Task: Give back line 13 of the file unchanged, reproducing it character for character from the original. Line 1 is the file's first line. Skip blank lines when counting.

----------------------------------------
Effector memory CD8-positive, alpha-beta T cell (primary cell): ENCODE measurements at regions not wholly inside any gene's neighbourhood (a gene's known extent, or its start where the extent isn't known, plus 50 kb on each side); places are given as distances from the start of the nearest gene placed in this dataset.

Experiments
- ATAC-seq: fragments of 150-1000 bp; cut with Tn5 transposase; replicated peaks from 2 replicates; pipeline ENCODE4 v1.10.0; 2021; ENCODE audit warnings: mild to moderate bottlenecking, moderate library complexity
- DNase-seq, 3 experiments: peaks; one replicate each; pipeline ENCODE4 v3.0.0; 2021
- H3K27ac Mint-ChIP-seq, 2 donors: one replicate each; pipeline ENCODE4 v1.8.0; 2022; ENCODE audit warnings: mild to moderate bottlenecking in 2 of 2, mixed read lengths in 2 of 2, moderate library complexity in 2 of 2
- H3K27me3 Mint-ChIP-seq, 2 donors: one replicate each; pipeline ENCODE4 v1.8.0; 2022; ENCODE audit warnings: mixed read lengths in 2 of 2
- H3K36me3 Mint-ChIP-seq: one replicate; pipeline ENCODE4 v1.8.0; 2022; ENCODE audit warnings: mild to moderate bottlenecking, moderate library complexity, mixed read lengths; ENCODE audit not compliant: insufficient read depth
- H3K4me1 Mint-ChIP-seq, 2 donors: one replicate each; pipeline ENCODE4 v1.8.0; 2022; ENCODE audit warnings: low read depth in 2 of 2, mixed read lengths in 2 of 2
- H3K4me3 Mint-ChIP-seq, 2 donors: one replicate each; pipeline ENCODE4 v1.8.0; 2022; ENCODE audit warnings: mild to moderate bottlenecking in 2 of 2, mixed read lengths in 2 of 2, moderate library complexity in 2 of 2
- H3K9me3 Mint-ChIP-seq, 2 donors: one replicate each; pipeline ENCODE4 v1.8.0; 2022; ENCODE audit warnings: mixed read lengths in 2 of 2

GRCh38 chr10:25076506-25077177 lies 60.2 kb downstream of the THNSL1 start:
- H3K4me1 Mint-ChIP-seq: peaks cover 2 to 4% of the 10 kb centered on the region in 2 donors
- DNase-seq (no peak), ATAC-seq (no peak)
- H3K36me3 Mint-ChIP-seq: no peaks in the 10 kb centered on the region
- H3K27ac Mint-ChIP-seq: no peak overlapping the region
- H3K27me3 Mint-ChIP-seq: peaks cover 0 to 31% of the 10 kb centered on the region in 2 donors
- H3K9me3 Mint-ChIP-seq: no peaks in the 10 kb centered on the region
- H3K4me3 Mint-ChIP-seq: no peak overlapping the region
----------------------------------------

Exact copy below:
- DNase-seq (no peak), ATAC-seq (no peak)